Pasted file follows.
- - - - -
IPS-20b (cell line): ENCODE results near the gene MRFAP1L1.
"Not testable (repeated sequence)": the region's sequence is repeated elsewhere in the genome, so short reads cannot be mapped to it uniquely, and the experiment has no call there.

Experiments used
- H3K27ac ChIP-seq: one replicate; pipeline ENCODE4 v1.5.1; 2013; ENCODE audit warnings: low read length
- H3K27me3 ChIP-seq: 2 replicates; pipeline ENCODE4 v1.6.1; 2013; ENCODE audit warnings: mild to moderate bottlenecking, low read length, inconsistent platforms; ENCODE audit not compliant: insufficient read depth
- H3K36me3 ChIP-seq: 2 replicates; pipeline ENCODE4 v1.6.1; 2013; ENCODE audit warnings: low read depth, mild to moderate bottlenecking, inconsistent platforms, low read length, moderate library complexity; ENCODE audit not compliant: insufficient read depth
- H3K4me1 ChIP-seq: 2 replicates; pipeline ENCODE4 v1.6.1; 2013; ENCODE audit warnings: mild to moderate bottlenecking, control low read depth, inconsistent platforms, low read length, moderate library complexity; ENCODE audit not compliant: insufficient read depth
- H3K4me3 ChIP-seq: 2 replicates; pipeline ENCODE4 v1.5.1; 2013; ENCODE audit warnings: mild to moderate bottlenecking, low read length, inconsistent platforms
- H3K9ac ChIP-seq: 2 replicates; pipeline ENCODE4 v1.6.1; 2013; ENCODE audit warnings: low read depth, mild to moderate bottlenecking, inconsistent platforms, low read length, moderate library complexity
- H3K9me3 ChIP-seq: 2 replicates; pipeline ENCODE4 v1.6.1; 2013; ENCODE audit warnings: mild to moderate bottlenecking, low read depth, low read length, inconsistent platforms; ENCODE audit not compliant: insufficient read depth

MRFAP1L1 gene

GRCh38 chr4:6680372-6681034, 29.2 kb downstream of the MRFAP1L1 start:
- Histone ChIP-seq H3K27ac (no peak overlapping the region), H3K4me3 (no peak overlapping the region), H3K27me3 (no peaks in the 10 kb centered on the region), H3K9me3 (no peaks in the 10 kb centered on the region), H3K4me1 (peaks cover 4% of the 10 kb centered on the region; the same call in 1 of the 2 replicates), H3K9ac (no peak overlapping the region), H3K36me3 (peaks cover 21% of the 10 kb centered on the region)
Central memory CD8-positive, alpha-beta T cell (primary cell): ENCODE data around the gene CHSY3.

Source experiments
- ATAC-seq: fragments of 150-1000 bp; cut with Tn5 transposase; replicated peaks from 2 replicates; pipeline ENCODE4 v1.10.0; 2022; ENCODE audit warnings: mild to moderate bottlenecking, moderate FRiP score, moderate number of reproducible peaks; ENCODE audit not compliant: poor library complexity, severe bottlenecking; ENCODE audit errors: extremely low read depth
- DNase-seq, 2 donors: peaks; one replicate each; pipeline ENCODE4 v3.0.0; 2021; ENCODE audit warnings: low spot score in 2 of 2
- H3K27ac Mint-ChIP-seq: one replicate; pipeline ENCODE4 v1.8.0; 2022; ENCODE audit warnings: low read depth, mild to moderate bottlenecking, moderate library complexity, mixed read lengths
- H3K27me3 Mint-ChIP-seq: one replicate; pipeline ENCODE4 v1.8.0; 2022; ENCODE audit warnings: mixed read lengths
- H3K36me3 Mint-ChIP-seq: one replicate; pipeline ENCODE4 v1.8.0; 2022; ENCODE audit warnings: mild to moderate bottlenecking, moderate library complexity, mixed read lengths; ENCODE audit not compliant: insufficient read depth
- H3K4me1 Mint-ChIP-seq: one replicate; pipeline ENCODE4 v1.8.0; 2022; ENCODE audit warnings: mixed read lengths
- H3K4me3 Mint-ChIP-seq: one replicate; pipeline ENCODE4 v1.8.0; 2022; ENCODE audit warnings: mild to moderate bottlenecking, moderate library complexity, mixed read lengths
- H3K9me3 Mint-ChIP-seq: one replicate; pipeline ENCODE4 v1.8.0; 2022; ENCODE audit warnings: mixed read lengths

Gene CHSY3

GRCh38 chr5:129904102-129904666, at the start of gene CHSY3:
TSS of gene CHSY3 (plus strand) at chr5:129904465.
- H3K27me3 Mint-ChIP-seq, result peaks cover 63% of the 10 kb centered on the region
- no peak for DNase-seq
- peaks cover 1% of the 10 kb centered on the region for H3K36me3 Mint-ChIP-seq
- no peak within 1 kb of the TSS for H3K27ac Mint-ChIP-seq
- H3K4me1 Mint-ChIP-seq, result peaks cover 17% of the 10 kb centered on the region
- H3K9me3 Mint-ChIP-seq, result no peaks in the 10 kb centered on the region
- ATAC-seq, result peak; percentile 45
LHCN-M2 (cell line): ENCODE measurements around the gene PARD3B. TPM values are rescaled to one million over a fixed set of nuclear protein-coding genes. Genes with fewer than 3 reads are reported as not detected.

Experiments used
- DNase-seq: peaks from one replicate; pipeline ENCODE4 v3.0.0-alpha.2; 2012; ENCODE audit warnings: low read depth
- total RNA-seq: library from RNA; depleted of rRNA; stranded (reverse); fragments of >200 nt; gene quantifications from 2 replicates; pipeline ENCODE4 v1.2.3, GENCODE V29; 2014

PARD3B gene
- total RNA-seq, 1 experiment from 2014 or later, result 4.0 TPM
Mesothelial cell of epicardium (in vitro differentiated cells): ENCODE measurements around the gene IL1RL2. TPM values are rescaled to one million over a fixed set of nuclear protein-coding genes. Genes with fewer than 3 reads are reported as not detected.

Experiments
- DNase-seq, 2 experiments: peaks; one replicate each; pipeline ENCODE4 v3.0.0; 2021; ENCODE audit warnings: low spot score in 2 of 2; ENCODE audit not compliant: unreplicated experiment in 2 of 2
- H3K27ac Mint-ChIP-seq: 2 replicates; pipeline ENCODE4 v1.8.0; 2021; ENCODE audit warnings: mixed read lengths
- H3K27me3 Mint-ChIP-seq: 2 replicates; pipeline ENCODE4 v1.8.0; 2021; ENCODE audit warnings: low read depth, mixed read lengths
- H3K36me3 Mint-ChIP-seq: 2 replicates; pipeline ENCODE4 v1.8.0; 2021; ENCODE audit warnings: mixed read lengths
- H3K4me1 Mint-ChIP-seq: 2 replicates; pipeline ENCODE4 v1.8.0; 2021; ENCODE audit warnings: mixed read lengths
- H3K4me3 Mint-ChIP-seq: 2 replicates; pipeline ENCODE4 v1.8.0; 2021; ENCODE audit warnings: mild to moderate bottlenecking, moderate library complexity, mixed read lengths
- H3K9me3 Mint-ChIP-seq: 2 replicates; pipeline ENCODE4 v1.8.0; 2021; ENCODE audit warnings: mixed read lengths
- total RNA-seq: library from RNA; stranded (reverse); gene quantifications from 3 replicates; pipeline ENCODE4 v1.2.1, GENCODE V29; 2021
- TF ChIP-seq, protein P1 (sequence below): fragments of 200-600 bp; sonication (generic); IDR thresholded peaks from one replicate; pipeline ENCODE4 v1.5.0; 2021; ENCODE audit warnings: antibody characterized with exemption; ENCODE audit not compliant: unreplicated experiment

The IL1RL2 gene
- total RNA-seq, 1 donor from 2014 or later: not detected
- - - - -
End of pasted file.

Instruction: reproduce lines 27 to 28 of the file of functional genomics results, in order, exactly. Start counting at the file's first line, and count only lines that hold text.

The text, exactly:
- H3K27me3 Mint-ChIP-seq, result peaks cover 63% of the 10 kb centered on the region
- no peak for DNase-seq